Flats Stalker 18

15. Fairing the Outside (Cont'd)

Bill of Materials
1. The Strongback
2. The Pencil
3. Wood Butchering
4. Transom
5. Joining Panels
6. Round Chine Option
7. Jig Assembly
8. Stitching it all together
9. Tabbing & Filleting
10. Fiberglassing the Seams
11. Glassing the Hull Bottom
12. Fiberglassing the Sides
13. Fairing Slurry
14. Fairing - A Strategy
15. Fairing the Outside (Cont'd)
16. Skeg
17: Rubrails
18. Primer
19. Hull Flip
20. Inside Taping
21. Inside Cloth
22. Stringers & Knees
23. Installing Frames
24. Sole
25. Rod Holders
Photo Album
Contact Me

Fairing the Outside (Cont'd)

It's been a couple of productive weeks. I'm close to being done with the primary fairing of the of the hull. I'll soon be adding the rub rails and skeg. I'll prime the outside of the hull after that. I'd rather glue the rails & skeg down to the hull before priming so the glue will be bonded to the fairing compound and not a layer of primer.

Anyway let me walk you through a couple of quick areas that I pretty much finished with and show you how I got there...

The rear 2/3rds of the boat is divided into 2 flat sections meeting at the keel. This flat area is about a good 10+ feet long. As previously mentioned I used a ridged piece of extruded aluminum to fair out this area. Here's a some shots of the tools used...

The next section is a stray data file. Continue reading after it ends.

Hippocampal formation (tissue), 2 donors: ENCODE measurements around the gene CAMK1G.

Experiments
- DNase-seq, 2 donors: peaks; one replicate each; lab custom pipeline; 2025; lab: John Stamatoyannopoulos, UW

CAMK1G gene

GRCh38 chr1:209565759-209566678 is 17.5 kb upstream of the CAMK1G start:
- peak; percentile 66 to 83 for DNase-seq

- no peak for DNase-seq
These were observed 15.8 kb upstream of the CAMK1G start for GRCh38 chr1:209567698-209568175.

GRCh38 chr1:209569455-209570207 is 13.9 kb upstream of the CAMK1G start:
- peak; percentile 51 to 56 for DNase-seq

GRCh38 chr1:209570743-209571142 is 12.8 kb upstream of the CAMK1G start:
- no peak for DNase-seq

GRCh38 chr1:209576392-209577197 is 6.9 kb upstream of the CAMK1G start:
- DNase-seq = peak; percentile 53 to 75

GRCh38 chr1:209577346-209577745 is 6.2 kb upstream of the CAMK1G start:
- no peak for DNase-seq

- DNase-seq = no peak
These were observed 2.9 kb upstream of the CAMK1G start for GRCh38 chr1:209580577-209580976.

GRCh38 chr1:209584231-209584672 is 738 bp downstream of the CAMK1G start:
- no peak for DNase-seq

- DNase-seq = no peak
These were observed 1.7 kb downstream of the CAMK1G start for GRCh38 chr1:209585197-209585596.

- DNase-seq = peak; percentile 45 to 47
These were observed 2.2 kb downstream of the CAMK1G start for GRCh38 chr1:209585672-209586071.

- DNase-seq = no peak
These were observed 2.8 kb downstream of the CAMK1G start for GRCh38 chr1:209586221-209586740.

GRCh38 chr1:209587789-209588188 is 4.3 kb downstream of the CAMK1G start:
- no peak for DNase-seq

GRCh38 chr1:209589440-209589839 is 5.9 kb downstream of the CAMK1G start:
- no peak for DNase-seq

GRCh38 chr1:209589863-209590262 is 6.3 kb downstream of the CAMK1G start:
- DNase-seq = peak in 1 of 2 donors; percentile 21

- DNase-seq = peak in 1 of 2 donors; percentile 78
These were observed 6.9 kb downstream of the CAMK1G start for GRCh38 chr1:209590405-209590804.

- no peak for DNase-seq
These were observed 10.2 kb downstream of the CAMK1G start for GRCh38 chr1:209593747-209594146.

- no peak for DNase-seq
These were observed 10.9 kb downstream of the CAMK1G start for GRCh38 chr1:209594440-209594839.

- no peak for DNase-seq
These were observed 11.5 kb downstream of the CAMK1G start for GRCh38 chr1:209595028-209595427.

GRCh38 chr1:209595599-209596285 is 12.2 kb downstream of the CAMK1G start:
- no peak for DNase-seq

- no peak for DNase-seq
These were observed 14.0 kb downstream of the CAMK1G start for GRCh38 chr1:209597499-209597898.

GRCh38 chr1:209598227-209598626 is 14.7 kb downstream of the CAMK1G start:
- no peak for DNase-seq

The last picture shows the sheet rock or wallpaper knife I used at first. This wasn't a good tool for me. It flexed and even though the edge was straight it would leave depressions and uneven areas in the fairing compound.

Here's some shots of the bottom with fresh fairing compound (a ketchup like consistency)...

Here's a technique that should have been decent in theory, but was mediocre when tried - The photo shows a couple of beads of fairing compound run parallel with the keel. The idea was to put these down and then sand them to a point where they would be even in height with a straight edge from keel to chine.

I figured the "guide beads" would help prevent the depressions I was leaving when faring the large area on the hull bottom. This was when I was still using the long, blue handled drywall knife. After this idea fizzled, I started using the rigid aluminum sections.

Here's some shots of another technique I tried for building up the transom and chine edges so they could be sanded to a sharp edge. (Later, during the priming step, I'll put a very slight radius on the edge. I figured it would be much easier to get a uniform radius on the finished edge if I started with a sharp one.) I used packaging tape on the vertical edge surfaces and allowed the tape to kind of bow back away from the side. This allowed the void to be over filled with a little extra fairing compound so I could then sand it back to the true intersection. It's kind of hard to see since the tape is clear. The last shot shows the corner of the transom with the tape pulled back a little.

The last area I'll show a little detail on is the rounded chine section near the bow. Here there were some flat spots and general unevenness from the strips forming the curved chine. I made a tool to apply the fairing compound uniformly to each side of the hull. It's just a plastic spreader bent to the appropriate radius and held in that postion using fiberglass packaging tape.

Here are some various shots showing the sharp edges and general fairing. Note that even though there appears to be a lot of different color patches, these are just different batches that cure to a slightly different color and surface texture. The really dark maroon colored areas are unsanded.